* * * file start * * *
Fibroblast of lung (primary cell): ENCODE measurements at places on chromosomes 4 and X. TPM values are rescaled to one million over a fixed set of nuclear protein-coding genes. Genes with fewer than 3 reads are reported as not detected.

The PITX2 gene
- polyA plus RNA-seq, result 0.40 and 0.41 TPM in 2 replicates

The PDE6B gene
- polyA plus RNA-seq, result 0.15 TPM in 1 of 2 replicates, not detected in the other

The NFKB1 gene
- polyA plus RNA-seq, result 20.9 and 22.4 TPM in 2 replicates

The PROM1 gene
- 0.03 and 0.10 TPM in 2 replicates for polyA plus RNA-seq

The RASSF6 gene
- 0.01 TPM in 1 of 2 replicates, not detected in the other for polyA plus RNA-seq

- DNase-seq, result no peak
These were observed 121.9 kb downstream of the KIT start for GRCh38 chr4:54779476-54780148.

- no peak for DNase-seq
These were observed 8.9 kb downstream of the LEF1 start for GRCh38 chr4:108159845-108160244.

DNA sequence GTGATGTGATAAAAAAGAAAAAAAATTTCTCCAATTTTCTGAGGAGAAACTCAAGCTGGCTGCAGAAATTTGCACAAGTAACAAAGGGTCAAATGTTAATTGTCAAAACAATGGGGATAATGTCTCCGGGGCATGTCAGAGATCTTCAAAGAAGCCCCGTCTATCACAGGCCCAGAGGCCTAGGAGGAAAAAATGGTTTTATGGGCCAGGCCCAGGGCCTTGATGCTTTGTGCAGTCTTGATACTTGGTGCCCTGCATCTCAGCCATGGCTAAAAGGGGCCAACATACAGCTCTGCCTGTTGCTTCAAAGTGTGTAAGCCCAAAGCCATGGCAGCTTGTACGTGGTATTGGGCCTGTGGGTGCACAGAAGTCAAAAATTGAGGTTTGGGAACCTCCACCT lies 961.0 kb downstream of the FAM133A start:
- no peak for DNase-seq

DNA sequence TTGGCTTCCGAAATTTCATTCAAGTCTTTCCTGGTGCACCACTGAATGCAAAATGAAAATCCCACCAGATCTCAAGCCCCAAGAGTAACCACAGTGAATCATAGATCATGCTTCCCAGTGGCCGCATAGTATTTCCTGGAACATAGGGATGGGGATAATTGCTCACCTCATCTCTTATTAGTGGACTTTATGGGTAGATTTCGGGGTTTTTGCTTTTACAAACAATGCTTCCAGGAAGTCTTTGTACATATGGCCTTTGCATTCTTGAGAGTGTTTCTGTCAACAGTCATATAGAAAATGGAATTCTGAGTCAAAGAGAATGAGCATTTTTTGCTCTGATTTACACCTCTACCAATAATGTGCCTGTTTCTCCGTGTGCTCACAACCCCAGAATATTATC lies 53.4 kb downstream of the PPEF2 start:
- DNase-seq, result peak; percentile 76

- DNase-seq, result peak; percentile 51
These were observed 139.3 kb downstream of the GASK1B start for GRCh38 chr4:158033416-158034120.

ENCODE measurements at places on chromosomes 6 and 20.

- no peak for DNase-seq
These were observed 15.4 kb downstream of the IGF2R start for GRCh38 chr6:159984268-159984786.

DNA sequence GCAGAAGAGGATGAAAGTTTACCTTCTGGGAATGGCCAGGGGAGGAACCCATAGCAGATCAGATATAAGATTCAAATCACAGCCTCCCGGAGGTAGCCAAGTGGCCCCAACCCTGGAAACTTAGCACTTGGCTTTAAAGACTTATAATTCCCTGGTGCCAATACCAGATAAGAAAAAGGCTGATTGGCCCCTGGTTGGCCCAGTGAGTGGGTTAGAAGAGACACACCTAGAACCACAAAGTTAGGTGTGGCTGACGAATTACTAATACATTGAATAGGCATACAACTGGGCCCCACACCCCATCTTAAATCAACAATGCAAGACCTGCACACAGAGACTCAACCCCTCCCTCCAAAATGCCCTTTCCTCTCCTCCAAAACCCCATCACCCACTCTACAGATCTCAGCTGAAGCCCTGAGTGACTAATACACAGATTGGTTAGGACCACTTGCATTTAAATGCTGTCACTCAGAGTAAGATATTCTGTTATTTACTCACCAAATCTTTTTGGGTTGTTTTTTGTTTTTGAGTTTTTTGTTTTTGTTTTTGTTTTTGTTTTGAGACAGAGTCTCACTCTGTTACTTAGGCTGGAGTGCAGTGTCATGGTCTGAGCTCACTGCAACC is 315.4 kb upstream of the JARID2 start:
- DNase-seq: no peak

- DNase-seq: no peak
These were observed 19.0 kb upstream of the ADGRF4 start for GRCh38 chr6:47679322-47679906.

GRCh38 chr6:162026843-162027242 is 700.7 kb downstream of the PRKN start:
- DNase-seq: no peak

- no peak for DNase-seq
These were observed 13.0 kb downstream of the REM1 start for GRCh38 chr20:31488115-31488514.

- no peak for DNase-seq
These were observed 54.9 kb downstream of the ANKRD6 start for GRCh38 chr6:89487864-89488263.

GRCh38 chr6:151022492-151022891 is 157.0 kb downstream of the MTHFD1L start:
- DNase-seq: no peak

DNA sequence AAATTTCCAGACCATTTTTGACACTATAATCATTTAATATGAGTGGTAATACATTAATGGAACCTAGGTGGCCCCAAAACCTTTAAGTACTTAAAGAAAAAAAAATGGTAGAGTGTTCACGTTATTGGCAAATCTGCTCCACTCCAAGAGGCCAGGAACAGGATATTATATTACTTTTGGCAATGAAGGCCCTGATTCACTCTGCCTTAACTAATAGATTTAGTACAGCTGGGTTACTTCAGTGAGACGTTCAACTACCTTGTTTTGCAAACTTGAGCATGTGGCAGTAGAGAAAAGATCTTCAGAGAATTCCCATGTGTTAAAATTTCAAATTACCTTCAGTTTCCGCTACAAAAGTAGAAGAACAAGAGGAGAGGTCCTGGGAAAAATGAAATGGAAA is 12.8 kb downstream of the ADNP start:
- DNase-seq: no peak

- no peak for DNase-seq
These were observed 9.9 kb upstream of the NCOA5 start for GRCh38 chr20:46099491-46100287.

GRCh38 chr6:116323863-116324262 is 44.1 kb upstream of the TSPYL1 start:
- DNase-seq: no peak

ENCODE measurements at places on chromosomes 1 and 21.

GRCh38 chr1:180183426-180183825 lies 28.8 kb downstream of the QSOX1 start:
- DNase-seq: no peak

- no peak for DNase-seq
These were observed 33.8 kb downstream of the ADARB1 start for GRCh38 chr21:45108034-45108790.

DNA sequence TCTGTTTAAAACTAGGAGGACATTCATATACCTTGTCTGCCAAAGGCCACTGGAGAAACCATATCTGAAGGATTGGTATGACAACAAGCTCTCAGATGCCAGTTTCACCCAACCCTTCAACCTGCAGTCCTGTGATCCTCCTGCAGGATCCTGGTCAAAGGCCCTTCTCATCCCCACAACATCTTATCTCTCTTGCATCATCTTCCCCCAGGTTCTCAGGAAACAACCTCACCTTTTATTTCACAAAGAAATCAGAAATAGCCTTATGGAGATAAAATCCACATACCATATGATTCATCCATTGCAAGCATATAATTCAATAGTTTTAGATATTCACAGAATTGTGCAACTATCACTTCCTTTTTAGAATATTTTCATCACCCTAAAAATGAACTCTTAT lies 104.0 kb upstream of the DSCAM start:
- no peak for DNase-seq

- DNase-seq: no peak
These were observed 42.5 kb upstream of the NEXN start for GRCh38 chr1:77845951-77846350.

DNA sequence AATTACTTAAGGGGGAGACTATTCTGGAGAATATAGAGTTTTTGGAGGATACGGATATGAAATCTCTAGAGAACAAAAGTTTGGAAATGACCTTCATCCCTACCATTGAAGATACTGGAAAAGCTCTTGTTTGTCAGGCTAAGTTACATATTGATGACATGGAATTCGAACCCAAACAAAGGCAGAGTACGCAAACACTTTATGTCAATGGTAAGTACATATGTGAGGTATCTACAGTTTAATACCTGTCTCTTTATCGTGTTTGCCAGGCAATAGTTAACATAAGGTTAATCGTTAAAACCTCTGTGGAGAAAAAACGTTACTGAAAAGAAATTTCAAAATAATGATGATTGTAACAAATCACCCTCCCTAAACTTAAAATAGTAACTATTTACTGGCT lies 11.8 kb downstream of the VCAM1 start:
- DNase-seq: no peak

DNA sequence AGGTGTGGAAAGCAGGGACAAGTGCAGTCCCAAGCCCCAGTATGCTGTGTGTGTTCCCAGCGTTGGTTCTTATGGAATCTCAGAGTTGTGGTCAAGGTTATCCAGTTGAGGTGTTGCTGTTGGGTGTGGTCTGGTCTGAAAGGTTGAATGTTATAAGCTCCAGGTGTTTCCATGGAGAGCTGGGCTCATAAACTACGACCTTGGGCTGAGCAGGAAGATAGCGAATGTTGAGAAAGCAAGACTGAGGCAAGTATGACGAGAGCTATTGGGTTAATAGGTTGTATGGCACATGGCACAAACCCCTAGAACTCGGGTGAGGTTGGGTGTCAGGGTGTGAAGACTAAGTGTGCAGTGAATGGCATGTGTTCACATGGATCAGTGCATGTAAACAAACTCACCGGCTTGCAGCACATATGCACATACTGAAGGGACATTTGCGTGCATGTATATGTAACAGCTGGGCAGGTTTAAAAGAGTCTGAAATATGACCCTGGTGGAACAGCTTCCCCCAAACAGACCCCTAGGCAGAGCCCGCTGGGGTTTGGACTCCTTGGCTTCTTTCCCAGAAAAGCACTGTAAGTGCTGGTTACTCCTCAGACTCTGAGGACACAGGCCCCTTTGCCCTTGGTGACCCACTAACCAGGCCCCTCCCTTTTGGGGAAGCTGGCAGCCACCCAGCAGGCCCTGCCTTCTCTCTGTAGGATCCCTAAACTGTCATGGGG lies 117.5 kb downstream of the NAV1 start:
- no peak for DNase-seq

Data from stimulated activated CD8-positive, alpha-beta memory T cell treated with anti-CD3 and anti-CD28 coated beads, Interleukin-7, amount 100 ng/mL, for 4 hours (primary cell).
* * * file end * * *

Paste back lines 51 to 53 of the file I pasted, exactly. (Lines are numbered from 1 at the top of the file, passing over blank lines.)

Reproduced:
These were observed 42.5 kb upstream of the NEXN start for GRCh38 chr1:77845951-77846350.

DNA sequence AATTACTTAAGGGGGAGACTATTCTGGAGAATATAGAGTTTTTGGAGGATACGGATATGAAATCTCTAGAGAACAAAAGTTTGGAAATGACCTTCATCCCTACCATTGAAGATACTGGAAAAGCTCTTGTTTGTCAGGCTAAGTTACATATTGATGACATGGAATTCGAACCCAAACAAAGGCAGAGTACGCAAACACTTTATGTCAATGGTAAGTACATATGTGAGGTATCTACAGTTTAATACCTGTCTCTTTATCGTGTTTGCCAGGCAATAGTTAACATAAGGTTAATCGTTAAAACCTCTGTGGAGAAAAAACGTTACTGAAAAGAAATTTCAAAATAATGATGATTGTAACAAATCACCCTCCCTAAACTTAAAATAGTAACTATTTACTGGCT lies 11.8 kb downstream of the VCAM1 start:
- DNase-seq: no peak